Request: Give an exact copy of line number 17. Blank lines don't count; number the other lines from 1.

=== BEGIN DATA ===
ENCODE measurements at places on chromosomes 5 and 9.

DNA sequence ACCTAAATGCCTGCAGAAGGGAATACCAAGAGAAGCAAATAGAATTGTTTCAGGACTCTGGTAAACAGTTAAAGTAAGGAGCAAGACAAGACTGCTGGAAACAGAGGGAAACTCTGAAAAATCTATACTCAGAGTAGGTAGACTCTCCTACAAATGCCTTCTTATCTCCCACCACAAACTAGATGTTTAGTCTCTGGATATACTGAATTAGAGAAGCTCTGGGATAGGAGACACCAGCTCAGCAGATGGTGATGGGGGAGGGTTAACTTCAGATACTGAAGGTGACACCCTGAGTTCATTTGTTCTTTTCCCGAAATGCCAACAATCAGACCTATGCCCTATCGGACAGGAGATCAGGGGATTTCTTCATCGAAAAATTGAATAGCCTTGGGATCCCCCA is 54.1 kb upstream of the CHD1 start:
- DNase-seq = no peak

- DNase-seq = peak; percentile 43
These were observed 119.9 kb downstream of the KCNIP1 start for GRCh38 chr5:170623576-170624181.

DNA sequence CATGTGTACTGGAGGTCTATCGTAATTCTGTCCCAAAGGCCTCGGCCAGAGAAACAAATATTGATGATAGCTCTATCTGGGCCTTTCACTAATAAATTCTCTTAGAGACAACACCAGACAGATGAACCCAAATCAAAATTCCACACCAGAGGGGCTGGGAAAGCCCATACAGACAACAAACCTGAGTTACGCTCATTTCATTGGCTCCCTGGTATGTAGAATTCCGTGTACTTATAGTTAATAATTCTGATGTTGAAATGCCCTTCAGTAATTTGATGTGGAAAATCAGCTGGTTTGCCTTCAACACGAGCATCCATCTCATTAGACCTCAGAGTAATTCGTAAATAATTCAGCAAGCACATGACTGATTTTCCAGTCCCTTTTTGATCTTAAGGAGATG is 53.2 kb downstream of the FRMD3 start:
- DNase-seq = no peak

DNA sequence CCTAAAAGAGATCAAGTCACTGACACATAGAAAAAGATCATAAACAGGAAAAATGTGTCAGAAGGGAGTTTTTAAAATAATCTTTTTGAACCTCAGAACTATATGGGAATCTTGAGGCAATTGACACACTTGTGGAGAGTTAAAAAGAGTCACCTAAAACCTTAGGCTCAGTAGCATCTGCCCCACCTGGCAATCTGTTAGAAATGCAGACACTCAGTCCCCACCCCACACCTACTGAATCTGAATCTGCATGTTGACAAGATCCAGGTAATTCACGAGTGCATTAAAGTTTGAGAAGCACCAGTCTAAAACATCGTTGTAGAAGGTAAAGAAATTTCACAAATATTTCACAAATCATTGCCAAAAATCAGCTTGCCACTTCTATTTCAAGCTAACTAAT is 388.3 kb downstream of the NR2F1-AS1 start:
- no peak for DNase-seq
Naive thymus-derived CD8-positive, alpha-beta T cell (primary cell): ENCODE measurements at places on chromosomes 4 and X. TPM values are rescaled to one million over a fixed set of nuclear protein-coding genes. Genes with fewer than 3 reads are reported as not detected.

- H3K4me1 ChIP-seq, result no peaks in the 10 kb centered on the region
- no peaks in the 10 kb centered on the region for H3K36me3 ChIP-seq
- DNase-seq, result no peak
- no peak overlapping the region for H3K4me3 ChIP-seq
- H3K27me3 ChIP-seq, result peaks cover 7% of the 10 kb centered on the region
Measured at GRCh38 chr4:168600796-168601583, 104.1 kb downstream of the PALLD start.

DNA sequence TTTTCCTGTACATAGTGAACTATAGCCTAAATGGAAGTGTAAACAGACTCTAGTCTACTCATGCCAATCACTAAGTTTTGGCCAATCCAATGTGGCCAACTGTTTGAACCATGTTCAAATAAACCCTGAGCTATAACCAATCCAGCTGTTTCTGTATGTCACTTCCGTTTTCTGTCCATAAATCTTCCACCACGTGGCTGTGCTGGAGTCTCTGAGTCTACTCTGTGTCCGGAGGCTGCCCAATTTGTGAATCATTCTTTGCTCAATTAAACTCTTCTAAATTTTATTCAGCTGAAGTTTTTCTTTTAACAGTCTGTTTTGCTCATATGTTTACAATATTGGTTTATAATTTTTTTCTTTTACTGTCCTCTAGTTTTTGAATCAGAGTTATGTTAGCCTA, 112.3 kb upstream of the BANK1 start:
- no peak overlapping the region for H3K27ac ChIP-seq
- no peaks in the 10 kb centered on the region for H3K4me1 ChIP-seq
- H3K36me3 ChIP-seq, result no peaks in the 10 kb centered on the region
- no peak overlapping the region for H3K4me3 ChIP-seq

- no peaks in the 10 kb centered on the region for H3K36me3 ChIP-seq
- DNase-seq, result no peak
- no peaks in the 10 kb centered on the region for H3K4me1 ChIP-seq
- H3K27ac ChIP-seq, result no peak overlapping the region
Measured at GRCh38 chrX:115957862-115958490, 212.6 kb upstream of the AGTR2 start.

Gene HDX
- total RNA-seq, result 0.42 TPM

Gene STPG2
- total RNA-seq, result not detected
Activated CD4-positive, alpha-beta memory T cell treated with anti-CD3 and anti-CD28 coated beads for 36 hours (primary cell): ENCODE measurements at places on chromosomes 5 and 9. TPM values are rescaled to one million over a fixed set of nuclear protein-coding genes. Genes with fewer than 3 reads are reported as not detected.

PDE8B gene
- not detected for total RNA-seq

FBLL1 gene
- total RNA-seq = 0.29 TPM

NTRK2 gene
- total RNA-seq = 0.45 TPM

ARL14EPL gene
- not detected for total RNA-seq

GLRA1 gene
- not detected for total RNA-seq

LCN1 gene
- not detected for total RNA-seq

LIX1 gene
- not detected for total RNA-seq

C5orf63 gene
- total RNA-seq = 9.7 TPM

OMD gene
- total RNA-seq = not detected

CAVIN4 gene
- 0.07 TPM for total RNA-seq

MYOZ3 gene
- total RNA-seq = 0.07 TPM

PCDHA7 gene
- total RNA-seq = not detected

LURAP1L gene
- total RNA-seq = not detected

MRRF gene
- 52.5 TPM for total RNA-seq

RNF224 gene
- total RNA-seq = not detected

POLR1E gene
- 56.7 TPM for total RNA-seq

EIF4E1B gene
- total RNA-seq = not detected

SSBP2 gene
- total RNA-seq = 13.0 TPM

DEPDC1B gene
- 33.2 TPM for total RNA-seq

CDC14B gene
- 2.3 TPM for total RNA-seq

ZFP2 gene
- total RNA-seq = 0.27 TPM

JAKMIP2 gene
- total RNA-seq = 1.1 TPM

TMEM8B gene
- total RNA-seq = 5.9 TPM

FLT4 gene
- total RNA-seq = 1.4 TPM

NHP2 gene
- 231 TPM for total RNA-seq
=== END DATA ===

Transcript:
DNA sequence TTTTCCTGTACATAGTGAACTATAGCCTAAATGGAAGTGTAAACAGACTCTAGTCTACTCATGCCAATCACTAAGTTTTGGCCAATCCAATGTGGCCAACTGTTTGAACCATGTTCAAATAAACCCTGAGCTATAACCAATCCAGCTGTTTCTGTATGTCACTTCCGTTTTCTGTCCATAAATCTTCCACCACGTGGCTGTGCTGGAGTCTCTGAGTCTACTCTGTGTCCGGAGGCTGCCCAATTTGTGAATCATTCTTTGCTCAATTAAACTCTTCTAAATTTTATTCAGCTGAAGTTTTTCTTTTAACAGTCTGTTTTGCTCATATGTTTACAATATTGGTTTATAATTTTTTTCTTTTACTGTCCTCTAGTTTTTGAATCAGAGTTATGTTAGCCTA, 112.3 kb upstream of the BANK1 start: